Constitution Day is our opportunity to celebrate the signing of the U.S. Constitution 232 years ago and to esteem the Bill of Rights that guarantees our individual freedoms.
The Articles of Confederation’s Congress approved a federal convention in Philadelphia in May 1787 “for the sole and express purpose of (improving) the Articles of Confederation.” During this (Constitutional) convention, Virginia’s George Mason proposed adding a bill of rights to the forthcoming federal governing document. This was voted down 10-0. Delegates weren’t against such rights; they considered the Constitution a bill of rights in itself. Besides, most state constitutions already contained a bill of rights.
To believe the Constitution became “the Supreme Law of the Land” on September 17, 1787, is to error. As Paul Harvey once said, “Now for the rest of the story.” After the Convention’s adjournment, its President George Washington sent a signed Constitution copy, a letter to the Congress president, and additional resolutions on ratification to Congress in New York City. A divided Congress argued inconclusively for a week over making changes to the Constitution before it “resolved unanimously” to transmit the original Constitution and other documentation to the states for ratification.
The Constitution signers wanted the new government to be accepted by the people and be the peoples’ government, as the Constitution begins, “We the People…” To minimize political impact, state convention representatives elected by the people — not state legislatures — ratified the Constitution. Each state established its own rules for how people would be chosen for the ratification conventions, and also how much voting discretion to allow each delegate. Per the Constitution’s Article VII, nine states had to ratify before it went into effect.
Upon reading the Constitution, people were disappointed because it lacked a bill of rights. They began demanding amendments, but the implication was “Take This (Constitution) or Nothing.” Even Jefferson, America’s Ambassador to France, wrote Madison about two things he disliked. His first was, “…the omission of a bill of rights.”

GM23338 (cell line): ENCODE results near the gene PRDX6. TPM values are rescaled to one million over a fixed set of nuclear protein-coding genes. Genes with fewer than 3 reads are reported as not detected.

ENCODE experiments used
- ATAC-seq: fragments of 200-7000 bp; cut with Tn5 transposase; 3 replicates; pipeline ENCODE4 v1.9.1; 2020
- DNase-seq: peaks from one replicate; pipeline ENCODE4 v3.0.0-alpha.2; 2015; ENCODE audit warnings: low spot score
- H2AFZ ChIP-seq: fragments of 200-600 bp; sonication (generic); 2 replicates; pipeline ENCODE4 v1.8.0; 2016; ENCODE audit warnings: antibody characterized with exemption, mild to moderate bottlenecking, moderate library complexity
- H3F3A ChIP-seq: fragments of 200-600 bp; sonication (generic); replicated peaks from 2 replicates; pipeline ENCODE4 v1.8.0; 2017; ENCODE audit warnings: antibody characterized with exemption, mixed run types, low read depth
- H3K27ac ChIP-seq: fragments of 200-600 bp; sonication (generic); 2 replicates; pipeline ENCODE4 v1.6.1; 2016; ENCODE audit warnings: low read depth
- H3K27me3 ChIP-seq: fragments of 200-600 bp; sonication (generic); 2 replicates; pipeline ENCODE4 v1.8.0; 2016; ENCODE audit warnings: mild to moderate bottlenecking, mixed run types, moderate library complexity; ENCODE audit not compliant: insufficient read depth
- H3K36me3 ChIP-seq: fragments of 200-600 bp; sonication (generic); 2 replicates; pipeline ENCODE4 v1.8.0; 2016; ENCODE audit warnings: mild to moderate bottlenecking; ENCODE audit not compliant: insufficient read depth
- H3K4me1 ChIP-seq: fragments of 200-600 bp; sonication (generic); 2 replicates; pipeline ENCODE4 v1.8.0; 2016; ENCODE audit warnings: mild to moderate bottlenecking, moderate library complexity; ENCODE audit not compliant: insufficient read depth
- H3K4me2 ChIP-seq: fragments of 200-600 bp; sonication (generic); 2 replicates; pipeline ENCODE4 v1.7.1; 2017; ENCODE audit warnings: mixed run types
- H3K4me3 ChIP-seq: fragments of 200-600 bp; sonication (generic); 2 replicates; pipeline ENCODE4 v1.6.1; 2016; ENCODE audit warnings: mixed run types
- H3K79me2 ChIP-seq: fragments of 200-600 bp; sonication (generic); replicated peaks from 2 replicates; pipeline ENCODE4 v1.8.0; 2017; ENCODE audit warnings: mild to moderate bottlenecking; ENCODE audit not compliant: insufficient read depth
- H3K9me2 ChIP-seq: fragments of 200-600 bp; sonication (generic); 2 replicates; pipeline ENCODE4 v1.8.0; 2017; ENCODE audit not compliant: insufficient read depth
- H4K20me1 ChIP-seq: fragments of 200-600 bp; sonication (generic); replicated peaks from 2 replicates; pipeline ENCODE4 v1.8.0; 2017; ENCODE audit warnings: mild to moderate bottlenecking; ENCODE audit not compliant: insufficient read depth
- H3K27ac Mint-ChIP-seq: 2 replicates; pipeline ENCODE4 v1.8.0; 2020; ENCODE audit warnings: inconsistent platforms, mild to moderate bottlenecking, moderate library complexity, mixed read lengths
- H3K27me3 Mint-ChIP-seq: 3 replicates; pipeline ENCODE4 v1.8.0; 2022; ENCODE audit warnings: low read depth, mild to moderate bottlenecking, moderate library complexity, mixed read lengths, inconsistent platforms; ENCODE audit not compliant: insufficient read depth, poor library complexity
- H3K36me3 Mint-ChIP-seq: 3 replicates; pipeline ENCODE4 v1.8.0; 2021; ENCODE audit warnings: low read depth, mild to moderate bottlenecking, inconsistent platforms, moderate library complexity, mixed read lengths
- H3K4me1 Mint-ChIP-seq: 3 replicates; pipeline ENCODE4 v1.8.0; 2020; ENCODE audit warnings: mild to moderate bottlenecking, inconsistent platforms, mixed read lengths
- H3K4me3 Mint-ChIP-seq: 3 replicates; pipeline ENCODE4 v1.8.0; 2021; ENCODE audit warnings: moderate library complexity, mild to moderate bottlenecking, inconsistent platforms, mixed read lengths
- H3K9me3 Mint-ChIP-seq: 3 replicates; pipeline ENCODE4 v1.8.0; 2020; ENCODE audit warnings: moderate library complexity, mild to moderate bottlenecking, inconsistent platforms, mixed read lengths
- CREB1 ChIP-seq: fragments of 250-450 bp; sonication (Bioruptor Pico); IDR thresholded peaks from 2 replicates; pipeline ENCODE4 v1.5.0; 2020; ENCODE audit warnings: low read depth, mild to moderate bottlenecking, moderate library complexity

Delaware (December 6, 1787), New Jersey (December 18), and Georgia (January 2, 1788) ratified the Constitution unanimously. Pennsylvania ratified 46 to 23 (December 12). Connecticut ratified 128 to 42 (January 9). Powerful Massachusetts (February 6, 1788) ratified 187 to 168, with an agreement to provide nine amendments, not as a condition for ratification but as recommendations to the future Congress. Maryland (April 28, 1788) ratified 63 to 11, with 13 amendments, after the Massachusetts example. South Carolina (May 23, 1788) ratified 149 to 11, with 4 amendments, as the eighth state to ratify.
While New Hampshire met, adjourned, and delayed, Virginia held its convention in Richmond. Virginia could ratify and become the ninth state, taking the Constitution over the top. But on June 21, 1788, New Hampshire ratified, 57 to 46.
In describing Virginia, “(Virginia’s) was to be the ablest of all the ratification conventions and the best prepared, a gathering studded with stars, with names and faces known throughout the state and beyond — well-speaking gentlemen on both sides, well-dressed, wellborn.”
The leading anti-Constitutionalist was Patrick Henry, the best orator in Virginia, along with Mason and others. Leading pro-Constitutionalists were James Madison, George Nicholas — most formidable to Patrick Henry, John Marshall and others. Clause by clause, the Virginians debated the Constitution. Virginia (June 25, 1788) ratified 89 to 79, which included a Declaration of Rights with 20 articles, and 20 additional amendments.
New York (July 26) ratified 30-27 with explanatory amendments, a declaration of rights, 32 recommended amendments, and a form of ratification, which included restrictions New York would place on the new federal government until a convention met to consider amendments to the Constitution. New York also sent a circular letter to all state legislatures calling for a new convention under the amendments procedure described in the Constitution’s Article V.
On September 15, the Articles of Confederation Congress set March 4, 1789 to commence the new government.
After James Madison’s election to the first House of Representatives, he proposed nine amendments that addressed the Constitution’s Articles and pushed a reluctant Congress to address the states’ amendments forwarded with their ratifications. Finally (July 1789), the House submitted Madison’s and the states’ proposed amendments to a select committee, then to a committee of the whole, and finally to the entire House. The House decided that any approved amendments be placed at the back of the Constitution to keep the body of the Constitution “inviolate,” as it had been signed. The House submitted its 17 amendments to the Senate, which compressed the House’s list to 12 amendments. After conference committee reconciliation, President Washington submitted them to the states (October 2, 1789). Amendments 3-12 were ratified (December 15, 1791) and became the first 10 amendments. Later in American history these amendments became officially recognized as our Bill of Rights.